Kingdom of Yugoslavia Svetozar Popović 1939 1 0 0 1
Kingdom of Yugoslavia Boško Simonović 1939 4 1 0 3
Kingdom of Yugoslavia Svetozar Popović 1937 – 1938 13 4 5 4
Kingdom of Yugoslavia Nikola Simić 1936 4 1 1 2
Kingdom of Yugoslavia Boško Simonović 1935 5 3 2 0
Kingdom of Yugoslavia Ivo Šuste
Kingdom of Yugoslavia Mata Miodragović
Kingdom of Yugoslavia Petar Pleše
1934 – 1935 6 3 0 3
Kingdom of Yugoslavia Boško Simonović 1933 – 1934 6 3 1 2
Kingdom of Yugoslavia Branislav Veljković 1933 6 3 1 2
Kingdom of Yugoslavia Boško Simonović 1930 – 1932 24 12 1 11
Kingdom of Yugoslavia Ante Pandaković 1926 – 1930 19 7 2 10
Kingdom of Yugoslavia Dušan Zinaja 1924 – 1925 3 0 0 3
Kingdom of Yugoslavia Todor Sekulić 1924 1 0 0 1
Kingdom of Yugoslavia Veljko Ugrinić 1920 – 1924 10 3 1 6

Squad

Current squad

# Name DOB Club Caps Goals Debut
Goalkeepers
1 Vladimir Stojković 29 July 1983 (1983-07-29) (age 26) England Wigan Athletic 30 0 v Czech Republic, 16 August 2006
12 Željko Brkić 9 July 1986 (1986-07-09) (age 23) Serbia Vojvodina 1 0 v Algeria, 3 March 2010
Defenders
2 Antonio Rukavina 26 January 1984 (1984-01-26) (age 26) Germany TSV 1860 München 19 0 v Finland, 2 June 2007
3 Ivica Dragutinović 13 November 1975 (1975-11-13) (age 34) Spain Sevilla 49 0 v Greece, 13 December 2000
5 Nemanja Vidić 21 October 1981 (1981-10-21) (age 28) England Manchester United 44 2 v Italy, 12 October 2002
6 Branislav Ivanović 22 February 1984 (1984-02-22) (age 26) England Chelsea 29 4 v Italy, 8 June 2005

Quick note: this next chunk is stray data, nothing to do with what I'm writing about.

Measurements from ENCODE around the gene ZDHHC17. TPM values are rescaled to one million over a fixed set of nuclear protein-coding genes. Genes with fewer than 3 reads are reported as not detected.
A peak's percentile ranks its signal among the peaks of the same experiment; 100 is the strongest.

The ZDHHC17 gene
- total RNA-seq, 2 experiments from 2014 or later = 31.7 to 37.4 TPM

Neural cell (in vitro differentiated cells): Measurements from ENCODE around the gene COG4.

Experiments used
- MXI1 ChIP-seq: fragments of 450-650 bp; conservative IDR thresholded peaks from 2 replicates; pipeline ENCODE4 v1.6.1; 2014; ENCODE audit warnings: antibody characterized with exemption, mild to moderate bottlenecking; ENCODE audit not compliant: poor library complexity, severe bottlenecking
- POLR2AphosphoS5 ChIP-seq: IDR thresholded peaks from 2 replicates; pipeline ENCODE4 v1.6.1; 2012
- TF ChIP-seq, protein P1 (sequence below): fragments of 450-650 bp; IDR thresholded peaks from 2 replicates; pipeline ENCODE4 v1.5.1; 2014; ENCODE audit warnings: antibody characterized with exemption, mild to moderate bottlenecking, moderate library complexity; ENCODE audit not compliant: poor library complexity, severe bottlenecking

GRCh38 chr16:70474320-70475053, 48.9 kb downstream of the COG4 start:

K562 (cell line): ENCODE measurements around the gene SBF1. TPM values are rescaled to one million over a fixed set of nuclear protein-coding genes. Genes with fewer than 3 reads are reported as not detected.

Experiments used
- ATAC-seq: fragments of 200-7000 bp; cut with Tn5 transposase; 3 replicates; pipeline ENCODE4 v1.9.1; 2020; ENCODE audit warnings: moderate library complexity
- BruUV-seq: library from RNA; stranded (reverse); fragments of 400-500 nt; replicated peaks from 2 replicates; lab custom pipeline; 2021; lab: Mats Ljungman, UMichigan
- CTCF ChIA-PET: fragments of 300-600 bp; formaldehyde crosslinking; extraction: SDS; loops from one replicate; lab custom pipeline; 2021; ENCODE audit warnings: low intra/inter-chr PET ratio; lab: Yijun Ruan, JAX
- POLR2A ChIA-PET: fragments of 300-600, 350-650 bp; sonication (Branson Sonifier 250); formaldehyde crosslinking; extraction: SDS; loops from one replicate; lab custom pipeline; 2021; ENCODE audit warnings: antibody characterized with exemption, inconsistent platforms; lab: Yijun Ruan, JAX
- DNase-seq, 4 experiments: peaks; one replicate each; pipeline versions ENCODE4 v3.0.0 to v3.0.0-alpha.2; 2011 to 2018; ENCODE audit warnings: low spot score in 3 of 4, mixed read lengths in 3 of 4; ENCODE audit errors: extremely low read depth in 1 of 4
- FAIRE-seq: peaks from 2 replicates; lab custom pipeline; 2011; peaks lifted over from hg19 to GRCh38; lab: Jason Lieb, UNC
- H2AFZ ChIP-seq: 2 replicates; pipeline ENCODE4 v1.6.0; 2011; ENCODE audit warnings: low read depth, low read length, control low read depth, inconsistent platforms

13 Aleksandar Luković 23 October 1982 (1982-10-23) (age 27) Italy Udinese 19 0 v Poland, 15 March 2005
20 Neven Subotić 10 December 1988 (1988-12-10) (age 21) Germany Borussia Dortmund 10 1 v Romania, 28 March 2009
23 Aleksandar Kolarov 10 November 1985 (1985-11-10) (age 24) Italy Lazio 10 0 v Russia, 28 May 2008
Midfielders
4 Gojko Kačar 26 January 1987 (1987-01-26) (age 23) Germany Hertha BSC 15 0 v Kazakhstan, 24 November 2007
7 Boško Janković 1 March 1984 (1984-03-01) (age 26) Italy Genoa 25 5 v Norway, 15 November 2006
10 Dejan Stanković 11 September 1978 (1978-09-11) (age 31) Italy Internazionale 86 13 v South Korea, 22 April 1998
11 Nenad Milijaš 30 April 1983 (1983-04-30) (age 26) England Wolverhampton Wanderers 15 3 v Faroe Islands, 6 September 2008
14 Milan Jovanović 18 April 1981 (1981-04-18) (age 28) Belgium Standard 24 9 v Finland, 2 June 2007
16 Radosav Petrović 8 March 1989 (1989-03-08) (age 21) Serbia Partizan 5 0 v South Africa, 12 August 2009
17 Miloš Krasić 1 November 1984 (1984-11-01) (age 25) Russia CSKA Moscow 29 2 v Norway, 15 November 2006
18 Miloš Ninković 25 December 1984 (1984-12-25) (age 25) Ukraine Dynamo Kyiv 7 0 v Sweden, 1 April 2009
21 Zoran Tošić 28 April 1987 (1987-04-28) (age 22) Germany FC Köln 19 4 v Finland, 8 September 2007
22 Zdravko Kuzmanović 22 September 1987 (1987-09-22) (age 22) Germany Stuttgart 25 4 v Finland, 2 June 2007
Strikers
8 Danko Lazović 17 May 1983 (1983-05-17) (age 26) Russia Zenit St. Petersburg 34 10 v Brasil, 27 March 2002
9 Marko Pantelić 15 September 1978 (1978-09-15) (age 31) Netherlands Ajax 29 5 v Poland, 16 November 2003